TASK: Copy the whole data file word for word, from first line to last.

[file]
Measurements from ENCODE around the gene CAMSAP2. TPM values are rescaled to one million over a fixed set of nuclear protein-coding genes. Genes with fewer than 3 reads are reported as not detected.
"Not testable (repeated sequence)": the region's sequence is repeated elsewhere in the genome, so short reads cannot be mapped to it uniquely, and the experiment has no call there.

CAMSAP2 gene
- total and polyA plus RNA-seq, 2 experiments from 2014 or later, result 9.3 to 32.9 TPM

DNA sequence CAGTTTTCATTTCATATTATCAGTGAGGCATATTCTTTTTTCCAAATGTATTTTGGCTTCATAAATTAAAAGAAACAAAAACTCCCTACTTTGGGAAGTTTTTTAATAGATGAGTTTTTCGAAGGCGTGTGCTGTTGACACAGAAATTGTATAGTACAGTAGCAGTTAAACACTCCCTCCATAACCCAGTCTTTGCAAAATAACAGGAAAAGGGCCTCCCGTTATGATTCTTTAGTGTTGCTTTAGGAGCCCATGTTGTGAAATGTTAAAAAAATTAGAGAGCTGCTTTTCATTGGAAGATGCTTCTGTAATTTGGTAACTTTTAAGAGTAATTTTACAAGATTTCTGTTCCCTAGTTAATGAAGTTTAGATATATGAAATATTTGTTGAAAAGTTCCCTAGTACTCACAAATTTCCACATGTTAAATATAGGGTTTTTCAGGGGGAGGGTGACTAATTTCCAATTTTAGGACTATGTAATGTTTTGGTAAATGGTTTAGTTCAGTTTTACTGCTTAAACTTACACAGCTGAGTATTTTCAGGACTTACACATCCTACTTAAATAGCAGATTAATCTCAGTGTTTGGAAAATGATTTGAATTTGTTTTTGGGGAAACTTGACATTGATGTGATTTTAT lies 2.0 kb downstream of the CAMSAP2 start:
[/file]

Measurements from ENCODE around the gene CAMSAP2. TPM values are rescaled to one million over a fixed set of nuclear protein-coding genes. Genes with fewer than 3 reads are reported as not detected.
"Not testable (repeated sequence)": the region's sequence is repeated elsewhere in the genome, so short reads cannot be mapped to it uniquely, and the experiment has no call there.

CAMSAP2 gene
- total and polyA plus RNA-seq, 2 experiments from 2014 or later, result 9.3 to 32.9 TPM

DNA sequence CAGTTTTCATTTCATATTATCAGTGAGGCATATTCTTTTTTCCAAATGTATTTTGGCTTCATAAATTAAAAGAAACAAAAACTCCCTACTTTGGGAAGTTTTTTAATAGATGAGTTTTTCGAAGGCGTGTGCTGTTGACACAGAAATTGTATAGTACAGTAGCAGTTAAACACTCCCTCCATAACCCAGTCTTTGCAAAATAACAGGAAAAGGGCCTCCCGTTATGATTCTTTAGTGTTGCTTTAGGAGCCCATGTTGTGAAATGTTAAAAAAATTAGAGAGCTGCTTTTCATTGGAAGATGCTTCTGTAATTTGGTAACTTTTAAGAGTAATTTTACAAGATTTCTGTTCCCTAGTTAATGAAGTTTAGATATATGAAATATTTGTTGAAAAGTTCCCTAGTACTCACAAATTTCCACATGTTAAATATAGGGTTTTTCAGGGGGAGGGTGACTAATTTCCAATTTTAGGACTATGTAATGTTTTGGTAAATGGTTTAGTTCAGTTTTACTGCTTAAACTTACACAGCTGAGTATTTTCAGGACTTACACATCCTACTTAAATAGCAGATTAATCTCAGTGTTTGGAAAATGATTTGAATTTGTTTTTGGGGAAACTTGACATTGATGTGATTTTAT lies 2.0 kb downstream of the CAMSAP2 start: